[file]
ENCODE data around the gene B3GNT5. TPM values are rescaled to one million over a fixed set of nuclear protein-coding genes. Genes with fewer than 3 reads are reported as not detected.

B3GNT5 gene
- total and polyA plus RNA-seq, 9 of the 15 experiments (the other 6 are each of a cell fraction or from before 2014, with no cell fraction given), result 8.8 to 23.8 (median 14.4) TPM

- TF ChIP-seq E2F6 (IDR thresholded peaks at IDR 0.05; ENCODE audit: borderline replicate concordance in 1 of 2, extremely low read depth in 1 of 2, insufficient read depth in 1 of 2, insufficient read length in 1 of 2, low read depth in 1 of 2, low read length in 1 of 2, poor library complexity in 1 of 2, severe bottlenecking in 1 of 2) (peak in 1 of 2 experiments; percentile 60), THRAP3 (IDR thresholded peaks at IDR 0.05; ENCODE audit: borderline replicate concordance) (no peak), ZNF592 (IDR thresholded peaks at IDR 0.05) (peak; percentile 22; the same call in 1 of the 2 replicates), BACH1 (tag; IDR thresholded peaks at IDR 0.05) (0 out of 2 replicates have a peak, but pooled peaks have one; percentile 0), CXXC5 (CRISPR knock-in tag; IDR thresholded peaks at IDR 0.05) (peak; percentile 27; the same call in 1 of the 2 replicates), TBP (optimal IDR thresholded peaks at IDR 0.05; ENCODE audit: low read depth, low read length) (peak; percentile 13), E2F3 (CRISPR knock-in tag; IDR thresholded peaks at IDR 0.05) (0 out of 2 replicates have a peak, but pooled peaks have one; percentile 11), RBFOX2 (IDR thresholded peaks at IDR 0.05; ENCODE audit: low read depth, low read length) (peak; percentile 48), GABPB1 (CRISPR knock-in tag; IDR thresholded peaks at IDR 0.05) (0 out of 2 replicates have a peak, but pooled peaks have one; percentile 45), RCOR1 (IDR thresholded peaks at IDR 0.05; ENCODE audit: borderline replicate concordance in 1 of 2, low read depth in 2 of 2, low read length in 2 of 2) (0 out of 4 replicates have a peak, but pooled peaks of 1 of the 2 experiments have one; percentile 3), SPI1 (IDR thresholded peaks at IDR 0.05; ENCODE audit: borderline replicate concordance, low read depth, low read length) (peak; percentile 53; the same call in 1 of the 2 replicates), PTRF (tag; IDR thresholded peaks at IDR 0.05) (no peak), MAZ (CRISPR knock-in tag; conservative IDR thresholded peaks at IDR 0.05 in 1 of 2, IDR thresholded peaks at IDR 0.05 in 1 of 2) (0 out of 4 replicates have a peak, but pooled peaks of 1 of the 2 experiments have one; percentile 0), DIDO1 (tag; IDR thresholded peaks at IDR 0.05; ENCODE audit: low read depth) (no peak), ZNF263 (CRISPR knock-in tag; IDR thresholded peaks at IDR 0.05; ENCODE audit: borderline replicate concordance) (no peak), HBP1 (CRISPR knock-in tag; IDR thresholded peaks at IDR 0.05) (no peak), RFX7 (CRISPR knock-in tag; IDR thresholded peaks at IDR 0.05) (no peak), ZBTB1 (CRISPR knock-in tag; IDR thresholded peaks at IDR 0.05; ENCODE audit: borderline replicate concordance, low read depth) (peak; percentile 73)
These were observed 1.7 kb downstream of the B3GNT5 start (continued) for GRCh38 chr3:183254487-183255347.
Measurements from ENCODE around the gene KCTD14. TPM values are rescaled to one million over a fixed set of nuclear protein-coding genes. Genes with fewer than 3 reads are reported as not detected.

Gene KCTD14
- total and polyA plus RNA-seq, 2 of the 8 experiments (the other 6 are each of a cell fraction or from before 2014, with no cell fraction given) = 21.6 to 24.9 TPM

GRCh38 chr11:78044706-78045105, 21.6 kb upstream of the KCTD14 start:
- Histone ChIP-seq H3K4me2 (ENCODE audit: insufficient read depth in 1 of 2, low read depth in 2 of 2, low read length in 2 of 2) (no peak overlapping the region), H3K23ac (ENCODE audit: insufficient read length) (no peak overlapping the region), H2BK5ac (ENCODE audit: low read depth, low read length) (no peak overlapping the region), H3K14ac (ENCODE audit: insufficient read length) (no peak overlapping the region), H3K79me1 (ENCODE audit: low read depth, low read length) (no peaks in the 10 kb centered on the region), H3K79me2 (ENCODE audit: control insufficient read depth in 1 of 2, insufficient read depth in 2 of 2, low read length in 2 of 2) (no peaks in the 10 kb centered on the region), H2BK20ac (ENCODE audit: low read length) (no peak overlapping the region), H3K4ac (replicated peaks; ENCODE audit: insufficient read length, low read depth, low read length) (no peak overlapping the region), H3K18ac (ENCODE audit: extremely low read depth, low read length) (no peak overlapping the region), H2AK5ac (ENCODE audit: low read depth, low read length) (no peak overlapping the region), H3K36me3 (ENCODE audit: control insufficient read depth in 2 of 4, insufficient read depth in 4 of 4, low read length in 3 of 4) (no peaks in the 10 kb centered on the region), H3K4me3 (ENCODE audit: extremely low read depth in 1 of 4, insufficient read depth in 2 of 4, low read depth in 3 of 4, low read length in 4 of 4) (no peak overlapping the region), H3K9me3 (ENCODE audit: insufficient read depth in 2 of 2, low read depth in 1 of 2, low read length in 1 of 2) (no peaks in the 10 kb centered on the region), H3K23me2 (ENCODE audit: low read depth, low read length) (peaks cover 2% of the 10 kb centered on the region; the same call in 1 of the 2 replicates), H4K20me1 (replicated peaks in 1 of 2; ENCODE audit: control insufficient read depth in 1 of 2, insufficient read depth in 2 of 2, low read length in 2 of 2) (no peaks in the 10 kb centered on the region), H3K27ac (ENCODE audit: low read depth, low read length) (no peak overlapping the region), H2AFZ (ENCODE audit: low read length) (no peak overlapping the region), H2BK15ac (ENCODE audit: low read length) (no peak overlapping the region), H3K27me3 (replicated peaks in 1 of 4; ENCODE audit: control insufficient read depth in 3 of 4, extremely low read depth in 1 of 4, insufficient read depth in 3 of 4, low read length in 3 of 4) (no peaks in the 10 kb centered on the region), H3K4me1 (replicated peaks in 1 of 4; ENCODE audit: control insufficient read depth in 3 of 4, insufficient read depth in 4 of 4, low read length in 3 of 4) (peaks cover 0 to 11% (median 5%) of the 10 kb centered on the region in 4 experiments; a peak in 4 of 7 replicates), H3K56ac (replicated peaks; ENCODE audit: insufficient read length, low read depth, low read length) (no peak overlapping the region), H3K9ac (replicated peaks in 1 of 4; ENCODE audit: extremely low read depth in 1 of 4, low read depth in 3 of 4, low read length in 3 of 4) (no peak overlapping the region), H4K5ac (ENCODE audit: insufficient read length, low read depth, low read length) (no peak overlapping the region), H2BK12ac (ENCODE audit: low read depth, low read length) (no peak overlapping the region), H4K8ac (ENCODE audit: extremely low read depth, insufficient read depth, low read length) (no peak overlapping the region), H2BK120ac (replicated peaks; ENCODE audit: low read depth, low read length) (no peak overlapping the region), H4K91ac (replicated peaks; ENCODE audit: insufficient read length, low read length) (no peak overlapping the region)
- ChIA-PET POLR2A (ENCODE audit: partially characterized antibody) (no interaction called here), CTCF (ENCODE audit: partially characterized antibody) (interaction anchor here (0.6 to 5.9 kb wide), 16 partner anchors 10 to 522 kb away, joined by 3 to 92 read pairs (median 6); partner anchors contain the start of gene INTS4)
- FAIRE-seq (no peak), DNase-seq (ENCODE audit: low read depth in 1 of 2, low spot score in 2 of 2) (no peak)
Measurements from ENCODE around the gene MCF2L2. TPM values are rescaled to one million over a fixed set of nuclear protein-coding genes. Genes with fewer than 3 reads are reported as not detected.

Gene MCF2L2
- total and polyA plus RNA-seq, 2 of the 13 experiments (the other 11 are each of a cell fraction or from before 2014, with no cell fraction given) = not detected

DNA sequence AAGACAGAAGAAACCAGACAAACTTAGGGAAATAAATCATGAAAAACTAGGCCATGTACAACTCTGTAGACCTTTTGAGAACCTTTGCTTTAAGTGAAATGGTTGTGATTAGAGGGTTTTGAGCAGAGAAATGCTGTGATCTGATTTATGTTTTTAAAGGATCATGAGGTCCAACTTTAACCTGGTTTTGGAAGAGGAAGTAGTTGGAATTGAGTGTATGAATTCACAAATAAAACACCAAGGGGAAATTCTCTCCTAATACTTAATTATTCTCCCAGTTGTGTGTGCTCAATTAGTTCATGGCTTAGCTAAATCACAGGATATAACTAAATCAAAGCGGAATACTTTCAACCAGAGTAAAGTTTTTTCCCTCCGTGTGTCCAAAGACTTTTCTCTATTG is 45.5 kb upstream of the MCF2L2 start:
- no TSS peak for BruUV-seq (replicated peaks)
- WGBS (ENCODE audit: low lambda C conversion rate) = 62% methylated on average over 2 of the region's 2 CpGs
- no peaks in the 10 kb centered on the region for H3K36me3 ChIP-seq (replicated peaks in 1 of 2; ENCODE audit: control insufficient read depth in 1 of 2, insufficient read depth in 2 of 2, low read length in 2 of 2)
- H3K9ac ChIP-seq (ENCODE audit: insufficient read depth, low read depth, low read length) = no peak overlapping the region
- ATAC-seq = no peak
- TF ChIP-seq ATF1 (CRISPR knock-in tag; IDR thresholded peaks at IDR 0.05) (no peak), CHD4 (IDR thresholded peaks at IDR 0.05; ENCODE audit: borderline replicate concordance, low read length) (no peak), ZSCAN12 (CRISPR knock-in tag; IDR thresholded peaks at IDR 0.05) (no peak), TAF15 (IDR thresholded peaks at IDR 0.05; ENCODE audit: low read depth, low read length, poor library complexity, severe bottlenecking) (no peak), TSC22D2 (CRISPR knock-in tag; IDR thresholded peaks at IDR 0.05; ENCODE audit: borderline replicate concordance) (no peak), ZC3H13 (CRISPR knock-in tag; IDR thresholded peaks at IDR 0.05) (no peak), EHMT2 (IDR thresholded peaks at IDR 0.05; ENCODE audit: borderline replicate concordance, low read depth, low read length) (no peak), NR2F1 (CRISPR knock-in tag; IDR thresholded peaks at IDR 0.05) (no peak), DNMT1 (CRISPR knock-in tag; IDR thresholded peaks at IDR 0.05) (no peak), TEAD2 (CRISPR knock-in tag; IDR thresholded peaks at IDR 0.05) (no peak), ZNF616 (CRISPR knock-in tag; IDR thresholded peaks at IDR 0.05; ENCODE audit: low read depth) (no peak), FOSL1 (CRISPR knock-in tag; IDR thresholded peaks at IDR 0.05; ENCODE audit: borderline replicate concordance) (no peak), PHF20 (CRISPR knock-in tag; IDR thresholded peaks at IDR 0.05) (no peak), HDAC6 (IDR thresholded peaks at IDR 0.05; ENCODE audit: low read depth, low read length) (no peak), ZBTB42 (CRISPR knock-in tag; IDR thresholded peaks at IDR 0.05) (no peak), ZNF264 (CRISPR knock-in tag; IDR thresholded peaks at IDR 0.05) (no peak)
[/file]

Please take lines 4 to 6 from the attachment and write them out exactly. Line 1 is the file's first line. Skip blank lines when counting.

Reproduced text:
- TF ChIP-seq E2F6 (IDR thresholded peaks at IDR 0.05; ENCODE audit: borderline replicate concordance in 1 of 2, extremely low read depth in 1 of 2, insufficient read depth in 1 of 2, insufficient read length in 1 of 2, low read depth in 1 of 2, low read length in 1 of 2, poor library complexity in 1 of 2, severe bottlenecking in 1 of 2) (peak in 1 of 2 experiments; percentile 60), THRAP3 (IDR thresholded peaks at IDR 0.05; ENCODE audit: borderline replicate concordance) (no peak), ZNF592 (IDR thresholded peaks at IDR 0.05) (peak; percentile 22; the same call in 1 of the 2 replicates), BACH1 (tag; IDR thresholded peaks at IDR 0.05) (0 out of 2 replicates have a peak, but pooled peaks have one; percentile 0), CXXC5 (CRISPR knock-in tag; IDR thresholded peaks at IDR 0.05) (peak; percentile 27; the same call in 1 of the 2 replicates), TBP (optimal IDR thresholded peaks at IDR 0.05; ENCODE audit: low read depth, low read length) (peak; percentile 13), E2F3 (CRISPR knock-in tag; IDR thresholded peaks at IDR 0.05) (0 out of 2 replicates have a peak, but pooled peaks have one; percentile 11), RBFOX2 (IDR thresholded peaks at IDR 0.05; ENCODE audit: low read depth, low read length) (peak; percentile 48), GABPB1 (CRISPR knock-in tag; IDR thresholded peaks at IDR 0.05) (0 out of 2 replicates have a peak, but pooled peaks have one; percentile 45), RCOR1 (IDR thresholded peaks at IDR 0.05; ENCODE audit: borderline replicate concordance in 1 of 2, low read depth in 2 of 2, low read length in 2 of 2) (0 out of 4 replicates have a peak, but pooled peaks of 1 of the 2 experiments have one; percentile 3), SPI1 (IDR thresholded peaks at IDR 0.05; ENCODE audit: borderline replicate concordance, low read depth, low read length) (peak; percentile 53; the same call in 1 of the 2 replicates), PTRF (tag; IDR thresholded peaks at IDR 0.05) (no peak), MAZ (CRISPR knock-in tag; conservative IDR thresholded peaks at IDR 0.05 in 1 of 2, IDR thresholded peaks at IDR 0.05 in 1 of 2) (0 out of 4 replicates have a peak, but pooled peaks of 1 of the 2 experiments have one; percentile 0), DIDO1 (tag; IDR thresholded peaks at IDR 0.05; ENCODE audit: low read depth) (no peak), ZNF263 (CRISPR knock-in tag; IDR thresholded peaks at IDR 0.05; ENCODE audit: borderline replicate concordance) (no peak), HBP1 (CRISPR knock-in tag; IDR thresholded peaks at IDR 0.05) (no peak), RFX7 (CRISPR knock-in tag; IDR thresholded peaks at IDR 0.05) (no peak), ZBTB1 (CRISPR knock-in tag; IDR thresholded peaks at IDR 0.05; ENCODE audit: borderline replicate concordance, low read depth) (peak; percentile 73)
These were observed 1.7 kb downstream of the B3GNT5 start (continued) for GRCh38 chr3:183254487-183255347.
Measurements from ENCODE around the gene KCTD14. TPM values are rescaled to one million over a fixed set of nuclear protein-coding genes. Genes with fewer than 3 reads are reported as not detected.